22 Controls on carbon fixation at a small scale Many things limit carbon fixation: –Forest age (Klopatek 2002) –Water limitations (Irvine et al. 2002) –Carbon dioxide limitations –Nitrogen limitations (Nadelhoffer et al. 1999) –Ozone pollution (Ollinger et al. 2002) –Forest type

23 (DeLucia et al 1999) CO 2 fertilization hypothesis FACE Experiment, Duke Forest NPP increased by 25% – (measurements included roots!) This study was done on a young, aggrading, temperate deciduous forest. This should be considered a maximum response.

24 Missing pieces: Below-ground We understand the general processes that limit soil C storage in undisturbed soil reasonably well. We also understand the trends of how land use change influences soil C storage, but need more field measurements. Moving to a larger scale requires modeling. We also need to synthesize this information with the data we have above-ground.

25 Modeled SOC Amundson 2001: Regression derived from Post et al.’s 1982 data

26 Amundson 2001

27 Missing pieces: Below-ground We understand the general processes that limit soil C storage in undisturbed soil reasonably well. We also understand the trends of how land use change influences soil C storage, but need more field measurements. Moving to a larger scale requires modeling. We also need to synthesize this information with the data we have above-ground.

28 Land Use Transitions & Soil C From Guo &Gifford 2002 agriculture has released 70 Gt of C to the atmosphere

29 Uncertainty in Transitions Paul et al. 2002

30 Pasture to Plantation This type of transition is common in New Zealand, where Pinus radiata plantations are common. From Guo &Gifford 2002

31 Missing pieces: Below-ground We understand the general processes that limit soil C storage in undisturbed soil reasonably well. We also understand the trends of how land use change influences soil C storage, but need more field measurements. Moving to a larger scale requires modeling. We also need to synthesize this information with the data we have above-ground.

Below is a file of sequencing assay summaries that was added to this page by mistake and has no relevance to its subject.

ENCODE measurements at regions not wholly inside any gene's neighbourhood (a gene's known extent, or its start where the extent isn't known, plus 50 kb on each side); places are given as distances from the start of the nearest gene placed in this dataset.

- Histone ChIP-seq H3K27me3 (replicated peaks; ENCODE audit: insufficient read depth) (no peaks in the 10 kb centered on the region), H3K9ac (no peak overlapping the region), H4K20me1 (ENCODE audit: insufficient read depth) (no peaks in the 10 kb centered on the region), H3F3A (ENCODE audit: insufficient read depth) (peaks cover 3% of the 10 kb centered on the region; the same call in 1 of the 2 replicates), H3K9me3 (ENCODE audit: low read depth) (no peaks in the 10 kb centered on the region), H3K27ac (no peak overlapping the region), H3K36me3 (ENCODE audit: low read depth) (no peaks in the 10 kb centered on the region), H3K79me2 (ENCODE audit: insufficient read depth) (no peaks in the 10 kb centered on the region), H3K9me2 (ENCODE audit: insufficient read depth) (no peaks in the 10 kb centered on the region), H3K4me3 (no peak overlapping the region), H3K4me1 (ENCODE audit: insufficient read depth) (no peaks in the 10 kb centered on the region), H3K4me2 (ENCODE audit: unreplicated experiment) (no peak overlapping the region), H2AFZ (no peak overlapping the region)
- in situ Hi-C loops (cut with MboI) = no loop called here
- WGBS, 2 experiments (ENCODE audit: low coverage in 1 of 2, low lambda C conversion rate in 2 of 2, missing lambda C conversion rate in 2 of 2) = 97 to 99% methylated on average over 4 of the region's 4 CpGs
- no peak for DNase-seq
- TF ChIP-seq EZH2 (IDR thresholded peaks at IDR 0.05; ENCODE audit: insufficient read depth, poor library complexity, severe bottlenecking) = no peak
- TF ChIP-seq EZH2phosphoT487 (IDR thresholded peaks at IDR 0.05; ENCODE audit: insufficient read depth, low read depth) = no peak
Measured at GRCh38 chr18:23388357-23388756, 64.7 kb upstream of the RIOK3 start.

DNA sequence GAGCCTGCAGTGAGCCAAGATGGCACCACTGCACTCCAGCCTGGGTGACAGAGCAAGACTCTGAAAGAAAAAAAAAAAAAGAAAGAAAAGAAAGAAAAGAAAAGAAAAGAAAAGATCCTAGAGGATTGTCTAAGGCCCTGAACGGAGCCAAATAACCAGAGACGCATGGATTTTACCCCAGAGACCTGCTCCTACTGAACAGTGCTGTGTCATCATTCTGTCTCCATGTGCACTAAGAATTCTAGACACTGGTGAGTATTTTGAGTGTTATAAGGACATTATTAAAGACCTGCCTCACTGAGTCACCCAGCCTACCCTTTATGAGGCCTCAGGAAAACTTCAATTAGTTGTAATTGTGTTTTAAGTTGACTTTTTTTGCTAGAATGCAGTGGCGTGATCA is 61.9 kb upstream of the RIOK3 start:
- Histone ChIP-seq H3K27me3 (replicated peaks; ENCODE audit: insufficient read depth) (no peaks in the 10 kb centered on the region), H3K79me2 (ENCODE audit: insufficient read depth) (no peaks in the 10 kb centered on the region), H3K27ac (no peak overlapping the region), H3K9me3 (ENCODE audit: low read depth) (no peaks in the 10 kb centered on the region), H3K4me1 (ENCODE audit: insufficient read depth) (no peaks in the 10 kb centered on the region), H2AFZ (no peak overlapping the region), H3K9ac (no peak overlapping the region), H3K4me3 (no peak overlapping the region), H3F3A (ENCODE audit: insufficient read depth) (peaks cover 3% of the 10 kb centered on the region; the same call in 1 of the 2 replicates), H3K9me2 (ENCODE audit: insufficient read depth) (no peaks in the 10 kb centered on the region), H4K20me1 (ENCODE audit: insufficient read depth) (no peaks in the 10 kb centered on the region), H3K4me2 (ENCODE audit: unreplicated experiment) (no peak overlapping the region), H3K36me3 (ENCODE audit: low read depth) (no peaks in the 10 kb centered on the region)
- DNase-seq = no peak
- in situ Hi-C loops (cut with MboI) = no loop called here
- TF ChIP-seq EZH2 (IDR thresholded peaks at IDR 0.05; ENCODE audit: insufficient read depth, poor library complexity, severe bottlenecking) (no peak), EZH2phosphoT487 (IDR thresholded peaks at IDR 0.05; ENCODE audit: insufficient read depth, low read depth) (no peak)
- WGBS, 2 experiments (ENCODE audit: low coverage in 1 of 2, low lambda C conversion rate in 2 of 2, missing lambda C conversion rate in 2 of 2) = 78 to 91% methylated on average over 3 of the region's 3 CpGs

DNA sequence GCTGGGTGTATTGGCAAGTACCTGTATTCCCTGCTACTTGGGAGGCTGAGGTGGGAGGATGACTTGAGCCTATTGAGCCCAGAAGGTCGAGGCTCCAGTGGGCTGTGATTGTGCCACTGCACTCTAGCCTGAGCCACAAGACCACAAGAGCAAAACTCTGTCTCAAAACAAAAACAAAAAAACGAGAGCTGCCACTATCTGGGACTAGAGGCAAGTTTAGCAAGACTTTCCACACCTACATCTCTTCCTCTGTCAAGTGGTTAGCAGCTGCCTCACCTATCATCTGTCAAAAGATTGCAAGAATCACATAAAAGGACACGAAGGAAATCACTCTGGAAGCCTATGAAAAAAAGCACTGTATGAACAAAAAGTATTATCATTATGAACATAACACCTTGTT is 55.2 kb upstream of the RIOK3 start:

32 Scaling back up: Using models Models have been used to link our small scale mechanistic understanding of carbon cycling to larger scale patterns. Model development needs more work: “Whether models are parameterized by biome or plant life form (or neither), use single or multiple soil layers, or include N and water limitation will all affect predicted outcomes.” (Jackson et al. 2000)

33 Soil C models Used primarily to scale up, or to feed in to carbon budget models –One such model is the Century Model, a process-based model of soil nutrient dynamics. (Parton et al. 1994). –It was created based on agricultural soils

34 Missing pieces: Below-ground We understand the general processes that limit soil C storage in undisturbed soil reasonably well. We also understand the trends of how land use change influences soil C storage, but need more field measurements. Moving to a larger scale requires modeling. We also need to synthesize this information with the data we have above-ground.

35 Carbon flux over time (from data in Houghton & Hackler 2002)

36 Land use trends In the U.S., much of the carbon sink is due to changing land uses and subtle management effects, such as reduced fire frequency that leads to woody encroachment (Schimel et al. 2001) In Europe, the carbon sink is the result of both land-use changes and increased tree growth due to CO 2 fertilization & N- deposition (Schimel et al. 2001)

37 Land-use trends II China –1949: new social system established, resulting in rapidly increasing population, economic development and, therefore, forest exploitation –1970’s to present: Chinese government has implemented several extensive forest restoration projects (Fang et al. 2001)

38 Land-use trends III New Zealand: –Increased planting of exotic forests (primarily Pinus radiata) is the biggest land-use change in New Zealand – ha in 1996 – Organic C in the surface mineral-soil layers is 17-40% lower under plantation forests than pasture, although this may be offset by C- accumulation in the forest floor (Tate et al. 2000)

39 Future carbon trends Limitations to the US carbon sink? –How long will it last? –How much C will it suck out of the atmosphere? –What policies could limit or enhance the US carbon sink? Will agricultural abandonment & forest regrowth create another sink somewhere else? Or not?

40 Future social trends “Landsat photos showing that China is losing cultivated land to development two and one-half times faster than previously assumed have moved the Politburo into ordering tough new measures.” US Embassy, Beijing, June 1997